• 187. 187 was a Buddha called “Infinite VoiceŸ who appeared in the world to reveal to Bodhisattvas the profoundly enlightened fundamental awareness which, by looking into this world and the bodily forms of all living beings, could perceive that all were created by the power of the wind arising from illuso- ry concurrent causes. At the time, I inquired into the (illusory) setting up of the world, changing time, bodily motion and motionlessness, stirring of mind, in other words all kinds of movement which were fundamentally the same and did not differ from one another. I then realized that these movements had neither whence to come nor whither to go and that all living beings in the ten directions, as uncountable as the dust, came from the same falsehood. Likewise, all living beings in every small world of the great chiliocosm were like mosqui- toes in a trap in which they hummed aimlessly and created a mad tumult. Soon after meeting that Buddha, I realized the patient endurance of the uncreate. As my mind opened, I perceived the land of the Imperturbable Buddha in the east- ern region where I was admitted as a son of the Dharma king, serving all the Buddhas in the ten directions. My body and mind gave out rays of light that illumined all the worlds with- out obstruction. ‘As the Buddha now asks about the best means of per- fection, in my opinion the best consists in looking into the power of the element of wind which has nothing (real) on which to rely, thereby awakening to the Bodhi mind so as to enter Samàdhi and (then) to unite with the profound One Mind expounded by the Buddhas in the ten directions.’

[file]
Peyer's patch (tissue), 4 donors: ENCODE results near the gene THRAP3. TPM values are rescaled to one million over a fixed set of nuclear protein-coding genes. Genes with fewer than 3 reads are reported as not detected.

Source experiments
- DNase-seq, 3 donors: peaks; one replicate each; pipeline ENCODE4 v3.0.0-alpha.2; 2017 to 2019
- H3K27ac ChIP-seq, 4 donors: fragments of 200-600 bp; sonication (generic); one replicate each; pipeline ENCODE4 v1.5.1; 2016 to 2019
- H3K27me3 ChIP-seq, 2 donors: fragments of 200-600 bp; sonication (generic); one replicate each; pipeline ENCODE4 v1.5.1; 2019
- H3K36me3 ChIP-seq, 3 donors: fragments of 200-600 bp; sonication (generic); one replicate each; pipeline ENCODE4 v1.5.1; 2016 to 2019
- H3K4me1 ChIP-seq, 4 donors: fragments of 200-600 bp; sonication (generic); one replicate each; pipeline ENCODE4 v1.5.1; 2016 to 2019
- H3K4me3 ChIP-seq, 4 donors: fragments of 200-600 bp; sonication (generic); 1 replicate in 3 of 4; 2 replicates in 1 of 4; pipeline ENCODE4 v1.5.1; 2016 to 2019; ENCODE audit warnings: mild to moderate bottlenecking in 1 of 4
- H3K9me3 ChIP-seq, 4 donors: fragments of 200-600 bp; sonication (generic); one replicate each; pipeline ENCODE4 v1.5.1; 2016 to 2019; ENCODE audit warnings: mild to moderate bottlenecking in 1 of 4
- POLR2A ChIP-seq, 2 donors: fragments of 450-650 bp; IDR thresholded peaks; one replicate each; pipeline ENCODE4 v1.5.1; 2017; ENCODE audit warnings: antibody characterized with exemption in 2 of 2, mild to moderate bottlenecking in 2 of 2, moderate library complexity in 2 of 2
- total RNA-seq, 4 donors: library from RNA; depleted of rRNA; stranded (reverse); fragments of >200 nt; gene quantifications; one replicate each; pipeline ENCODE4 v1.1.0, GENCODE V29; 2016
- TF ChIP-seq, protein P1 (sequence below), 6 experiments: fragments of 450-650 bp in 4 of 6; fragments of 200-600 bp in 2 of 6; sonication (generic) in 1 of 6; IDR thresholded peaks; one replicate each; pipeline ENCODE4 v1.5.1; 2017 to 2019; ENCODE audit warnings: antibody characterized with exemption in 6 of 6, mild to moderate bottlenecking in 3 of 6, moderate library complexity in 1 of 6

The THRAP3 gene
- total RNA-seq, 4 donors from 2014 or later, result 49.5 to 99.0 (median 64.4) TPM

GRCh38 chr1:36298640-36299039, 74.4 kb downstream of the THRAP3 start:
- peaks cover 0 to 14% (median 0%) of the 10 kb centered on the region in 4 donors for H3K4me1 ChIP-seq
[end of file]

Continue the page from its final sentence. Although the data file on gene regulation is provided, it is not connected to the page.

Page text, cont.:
• 188. 188 âkà÷agarbha Bodhisattva then rose from his seat, pros- trated himself with his head at the feet of the Buddha and de- clared: ‘When the Tathàgata and I were with Dãpaükara Buddha and realized our boundless bodies, I held in my hands four big precious gems152 which illumined all Buddha lands in the ten directions, as uncountable as dust, and trans- muted them into the (absolute) void. Then my own mind ap- peared like a great mirror emitting ten kinds of mysterious precious light153 which penetrated the ten directions, reach- ing the boundaries of space and causing all pure lands of Buddhas to enter the mirror and then to intermingle freely with my own body which was just like unobstructive space. (Then) my body could enter perfectly as many (samsaric) countries as there are grains of dust to carry out far and wide the Buddha works (of salvation) so that universality could prevail (everywhere). This great transcendental power de- rived from my close inquiry into the four elements which had nothing real to rely upon and into false thinking that rose and fell (alternately and ended in nothingness). I realized the non- duality of space and the sameness of the Buddha’s (pure lands) and samsaric worlds, thereby achieving the patient en- durance of the uncreate. ‘As the Buddha now asks about the best means of per- fection, according to my own experience, the best consists in the close examination into boundless space, leading to entry 152. This Bodhisattva had then succeeded in his meditation on the four elements of earth, water, fire and wind, which he could perceive as identical with the underlying principle, thus transmuting them into four precious gems. 153. To perceive the fundamental sameness in the ten dharmadhàtus, i.e. the six samsaric worlds and the four saintly realms.